Don Davis, Forum News Service, Published February 22 2014
Dayton works at home after having surgeryST. PAUL – Hip surgery will crimp Minnesota Gov. Mark Dayton’s style as the state Legislature convenes for the year Tuesday.
In his first three years in office, Dayton frequently met with rank-and-file legislators from both parties about a great many issues. But since his Feb. 10 hip surgery, and his Valentine’s Day release from Mayo Clinic in Rochester,
Dayton has been in a brace and confined to the official governor’s residence in a swanky St. Paul neighborhood. And he likely will remain there for a while.
“I expect I will be involved and as time goes on I will be involved more,” the 67-year-old governor said during a telephone interview.
“I wish I could be at the Capitol,” he said, adding that he hopes people understand he cannot do that due to surgery.
Only his mobility is affected, not his
thinking, Dayton said.
“Fortunately, none of my brain cells reside in my hip,” he said.
Dayton predicted he will talk to legislators via telephone rather than in person early this legislative session.
The early part of the session may be busier than usual. With a short session this year, after starting later than usual, legislators face a March 21 deadline to pass many of their bills. Committee schedules in the first few weeks of the session are full and some committees already plan night meetings, something usually reserved for later in the session.
Dayton said he has a meeting planned Monday with House Speaker Paul Thissen, D-Minneapolis, and Senate Majority Leader Tom Bakk, D-Cook.
Dayton long has said he wants the Legislature to undo things this year that are not needed, like repealing obsolete laws. But at a Forum News Service-sponsored forum with legislative leaders, fellow Democrats did not appear to have the unsession enthusiasm that Dayton shows. It was not on a DFL session priority list.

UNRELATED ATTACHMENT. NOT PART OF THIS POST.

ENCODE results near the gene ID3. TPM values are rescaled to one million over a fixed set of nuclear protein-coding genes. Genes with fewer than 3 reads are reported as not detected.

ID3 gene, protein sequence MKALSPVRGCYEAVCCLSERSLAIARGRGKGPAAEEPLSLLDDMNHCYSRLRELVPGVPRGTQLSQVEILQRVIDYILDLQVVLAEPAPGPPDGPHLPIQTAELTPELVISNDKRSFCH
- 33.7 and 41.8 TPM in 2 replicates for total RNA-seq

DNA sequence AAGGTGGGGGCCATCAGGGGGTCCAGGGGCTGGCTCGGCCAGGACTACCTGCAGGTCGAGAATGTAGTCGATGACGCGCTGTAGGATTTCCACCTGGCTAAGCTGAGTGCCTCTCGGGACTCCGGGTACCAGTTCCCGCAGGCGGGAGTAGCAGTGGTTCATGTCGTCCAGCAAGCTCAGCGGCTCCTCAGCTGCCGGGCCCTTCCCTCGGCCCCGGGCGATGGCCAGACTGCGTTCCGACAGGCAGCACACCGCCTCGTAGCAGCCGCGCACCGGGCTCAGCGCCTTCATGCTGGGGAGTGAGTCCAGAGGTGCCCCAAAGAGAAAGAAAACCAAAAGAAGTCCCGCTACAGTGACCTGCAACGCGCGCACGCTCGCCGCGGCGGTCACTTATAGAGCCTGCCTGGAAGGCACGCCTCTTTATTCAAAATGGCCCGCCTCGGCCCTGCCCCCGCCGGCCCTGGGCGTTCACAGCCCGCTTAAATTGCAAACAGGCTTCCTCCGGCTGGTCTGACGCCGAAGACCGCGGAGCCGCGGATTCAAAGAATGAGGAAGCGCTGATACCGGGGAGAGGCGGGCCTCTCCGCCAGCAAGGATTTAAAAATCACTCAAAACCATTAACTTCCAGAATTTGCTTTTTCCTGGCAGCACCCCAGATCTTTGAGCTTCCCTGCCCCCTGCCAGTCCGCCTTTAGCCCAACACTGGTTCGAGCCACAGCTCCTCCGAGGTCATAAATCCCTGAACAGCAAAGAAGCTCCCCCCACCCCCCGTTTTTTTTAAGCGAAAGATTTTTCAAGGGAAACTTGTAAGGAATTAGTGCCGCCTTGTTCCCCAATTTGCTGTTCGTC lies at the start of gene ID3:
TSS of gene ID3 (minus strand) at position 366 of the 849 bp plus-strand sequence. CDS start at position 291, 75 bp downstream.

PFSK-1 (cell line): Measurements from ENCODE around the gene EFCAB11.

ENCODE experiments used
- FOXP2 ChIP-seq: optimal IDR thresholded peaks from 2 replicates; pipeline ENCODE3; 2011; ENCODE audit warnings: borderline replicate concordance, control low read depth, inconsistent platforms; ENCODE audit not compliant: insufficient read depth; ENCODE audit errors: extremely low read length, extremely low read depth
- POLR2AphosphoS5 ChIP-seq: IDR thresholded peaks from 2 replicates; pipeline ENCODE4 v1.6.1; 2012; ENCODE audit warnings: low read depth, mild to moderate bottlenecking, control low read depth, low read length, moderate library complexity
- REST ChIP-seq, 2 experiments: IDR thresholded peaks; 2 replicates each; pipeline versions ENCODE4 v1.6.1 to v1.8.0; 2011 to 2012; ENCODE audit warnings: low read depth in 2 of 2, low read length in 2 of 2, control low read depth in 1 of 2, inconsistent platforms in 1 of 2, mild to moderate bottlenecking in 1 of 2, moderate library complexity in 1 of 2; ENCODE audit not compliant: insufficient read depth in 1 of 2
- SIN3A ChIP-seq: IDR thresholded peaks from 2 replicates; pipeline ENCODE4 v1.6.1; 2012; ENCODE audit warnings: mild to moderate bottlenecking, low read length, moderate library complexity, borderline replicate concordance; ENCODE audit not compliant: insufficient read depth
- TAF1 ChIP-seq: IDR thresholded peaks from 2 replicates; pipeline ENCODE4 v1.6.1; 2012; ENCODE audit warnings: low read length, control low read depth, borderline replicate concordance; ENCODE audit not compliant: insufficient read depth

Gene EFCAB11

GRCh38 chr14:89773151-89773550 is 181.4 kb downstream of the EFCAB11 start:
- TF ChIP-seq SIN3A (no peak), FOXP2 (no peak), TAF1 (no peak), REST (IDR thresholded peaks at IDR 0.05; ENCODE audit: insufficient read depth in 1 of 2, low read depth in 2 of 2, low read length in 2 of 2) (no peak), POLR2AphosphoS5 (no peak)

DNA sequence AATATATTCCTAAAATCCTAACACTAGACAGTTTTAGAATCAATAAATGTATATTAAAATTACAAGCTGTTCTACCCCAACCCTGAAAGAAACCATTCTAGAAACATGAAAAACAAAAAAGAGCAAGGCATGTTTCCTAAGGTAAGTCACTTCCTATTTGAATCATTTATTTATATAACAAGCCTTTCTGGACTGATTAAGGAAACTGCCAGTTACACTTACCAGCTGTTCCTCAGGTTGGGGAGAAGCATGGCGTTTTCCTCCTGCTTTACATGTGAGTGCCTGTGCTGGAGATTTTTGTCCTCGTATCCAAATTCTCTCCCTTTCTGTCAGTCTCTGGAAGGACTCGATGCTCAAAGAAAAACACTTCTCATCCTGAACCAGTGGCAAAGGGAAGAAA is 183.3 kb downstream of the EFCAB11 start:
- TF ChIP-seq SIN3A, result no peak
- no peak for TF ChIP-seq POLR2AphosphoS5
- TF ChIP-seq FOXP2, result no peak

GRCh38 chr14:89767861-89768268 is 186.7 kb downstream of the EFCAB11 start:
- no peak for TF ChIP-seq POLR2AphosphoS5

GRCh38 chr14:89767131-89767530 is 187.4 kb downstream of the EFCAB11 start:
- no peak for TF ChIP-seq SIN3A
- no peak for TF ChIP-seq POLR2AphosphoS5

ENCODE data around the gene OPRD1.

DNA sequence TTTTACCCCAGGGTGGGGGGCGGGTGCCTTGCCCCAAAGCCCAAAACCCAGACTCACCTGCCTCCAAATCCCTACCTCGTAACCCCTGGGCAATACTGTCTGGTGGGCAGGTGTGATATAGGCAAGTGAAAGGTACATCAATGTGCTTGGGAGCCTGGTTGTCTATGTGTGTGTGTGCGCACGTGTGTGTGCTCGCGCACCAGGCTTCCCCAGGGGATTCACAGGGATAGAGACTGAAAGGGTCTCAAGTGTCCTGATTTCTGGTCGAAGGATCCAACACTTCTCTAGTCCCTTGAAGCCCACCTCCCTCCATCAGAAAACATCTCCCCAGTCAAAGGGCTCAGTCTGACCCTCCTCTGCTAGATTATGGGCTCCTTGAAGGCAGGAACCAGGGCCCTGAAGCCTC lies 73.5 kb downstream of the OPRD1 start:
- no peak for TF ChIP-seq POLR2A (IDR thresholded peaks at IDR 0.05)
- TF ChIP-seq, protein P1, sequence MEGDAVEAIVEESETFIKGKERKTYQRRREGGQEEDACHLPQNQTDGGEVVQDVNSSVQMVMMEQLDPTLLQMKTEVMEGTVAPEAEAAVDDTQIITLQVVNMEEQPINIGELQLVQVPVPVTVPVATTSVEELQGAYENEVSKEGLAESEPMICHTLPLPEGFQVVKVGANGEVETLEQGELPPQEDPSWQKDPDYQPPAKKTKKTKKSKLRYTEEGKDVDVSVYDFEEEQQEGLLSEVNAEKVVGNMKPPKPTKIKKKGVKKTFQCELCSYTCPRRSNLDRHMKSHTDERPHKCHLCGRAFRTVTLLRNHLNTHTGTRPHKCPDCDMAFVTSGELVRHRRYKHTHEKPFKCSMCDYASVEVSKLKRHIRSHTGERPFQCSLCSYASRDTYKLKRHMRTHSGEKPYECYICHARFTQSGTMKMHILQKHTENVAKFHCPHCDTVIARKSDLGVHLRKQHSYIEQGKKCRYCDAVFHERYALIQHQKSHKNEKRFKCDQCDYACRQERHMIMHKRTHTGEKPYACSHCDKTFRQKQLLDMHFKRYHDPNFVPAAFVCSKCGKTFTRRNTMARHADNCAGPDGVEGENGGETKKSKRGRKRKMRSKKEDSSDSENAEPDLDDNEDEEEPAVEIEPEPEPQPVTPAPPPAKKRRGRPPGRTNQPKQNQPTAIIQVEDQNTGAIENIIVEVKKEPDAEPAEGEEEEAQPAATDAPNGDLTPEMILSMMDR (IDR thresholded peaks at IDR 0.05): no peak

“I don’t remember that the unsession was my initiative,” Bakk said when asked about it.
Bakk said the governor’s unsession proposal poses a political danger. A bill that overturns an outdated gun law, for instance, could end up being amended with a controversial provision that would force long, complex political debates with no public input on bills that were supposed to be routine.
The Senate leader said he told Dayton in November that he needed to “be ready to go” with unsession proposals since lawmakers do not plan to stick around long. In the interview, Dayton said he would unveil his plans in early March.
While Republicans have not rejected the unsession concept, House Minority Leader Kurt Daudt, R-Crown, echoed what many in the GOP say is their idea: “Go back and fix the mistakes of the last session.” In Republican eyes, that includes eliminating some tax increases approved in 2013, as well as killing the state’s MNsure health insurance marketplace, besieged by problems since its October launch. Democrats, however, support MNsure and say such talk politicizes the unsession concept.
Thissen said he supports efforts to repeal 40 of 160 state boards that do not function or are inactive.
“I hope that the bipartisan support for it isn’t taking your pet policy project and putting it in an unsession bucket,” Thissen said.